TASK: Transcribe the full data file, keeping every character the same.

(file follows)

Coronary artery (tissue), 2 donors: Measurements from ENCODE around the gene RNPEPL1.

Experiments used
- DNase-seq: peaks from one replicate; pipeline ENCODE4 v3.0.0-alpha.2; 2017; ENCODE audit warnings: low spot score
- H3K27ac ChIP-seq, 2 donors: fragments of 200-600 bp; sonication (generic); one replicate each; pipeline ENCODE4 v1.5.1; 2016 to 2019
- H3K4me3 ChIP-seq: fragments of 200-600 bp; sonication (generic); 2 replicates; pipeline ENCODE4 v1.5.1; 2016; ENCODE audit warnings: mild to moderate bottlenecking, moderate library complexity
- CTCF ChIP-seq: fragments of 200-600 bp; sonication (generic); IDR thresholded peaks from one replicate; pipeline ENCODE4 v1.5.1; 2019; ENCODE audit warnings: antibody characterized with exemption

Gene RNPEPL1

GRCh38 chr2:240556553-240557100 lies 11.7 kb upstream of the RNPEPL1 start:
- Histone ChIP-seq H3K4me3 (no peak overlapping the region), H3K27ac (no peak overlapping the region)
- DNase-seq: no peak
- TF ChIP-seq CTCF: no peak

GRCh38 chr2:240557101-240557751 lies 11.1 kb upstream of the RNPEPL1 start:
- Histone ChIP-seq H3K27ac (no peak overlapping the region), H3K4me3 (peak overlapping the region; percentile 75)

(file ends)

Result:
Coronary artery (tissue), 2 donors: Measurements from ENCODE around the gene RNPEPL1.

Experiments used
- DNase-seq: peaks from one replicate; pipeline ENCODE4 v3.0.0-alpha.2; 2017; ENCODE audit warnings: low spot score
- H3K27ac ChIP-seq, 2 donors: fragments of 200-600 bp; sonication (generic); one replicate each; pipeline ENCODE4 v1.5.1; 2016 to 2019
- H3K4me3 ChIP-seq: fragments of 200-600 bp; sonication (generic); 2 replicates; pipeline ENCODE4 v1.5.1; 2016; ENCODE audit warnings: mild to moderate bottlenecking, moderate library complexity
- CTCF ChIP-seq: fragments of 200-600 bp; sonication (generic); IDR thresholded peaks from one replicate; pipeline ENCODE4 v1.5.1; 2019; ENCODE audit warnings: antibody characterized with exemption

Gene RNPEPL1

GRCh38 chr2:240556553-240557100 lies 11.7 kb upstream of the RNPEPL1 start:
- Histone ChIP-seq H3K4me3 (no peak overlapping the region), H3K27ac (no peak overlapping the region)
- DNase-seq: no peak
- TF ChIP-seq CTCF: no peak

GRCh38 chr2:240557101-240557751 lies 11.1 kb upstream of the RNPEPL1 start:
- Histone ChIP-seq H3K27ac (no peak overlapping the region), H3K4me3 (peak overlapping the region; percentile 75)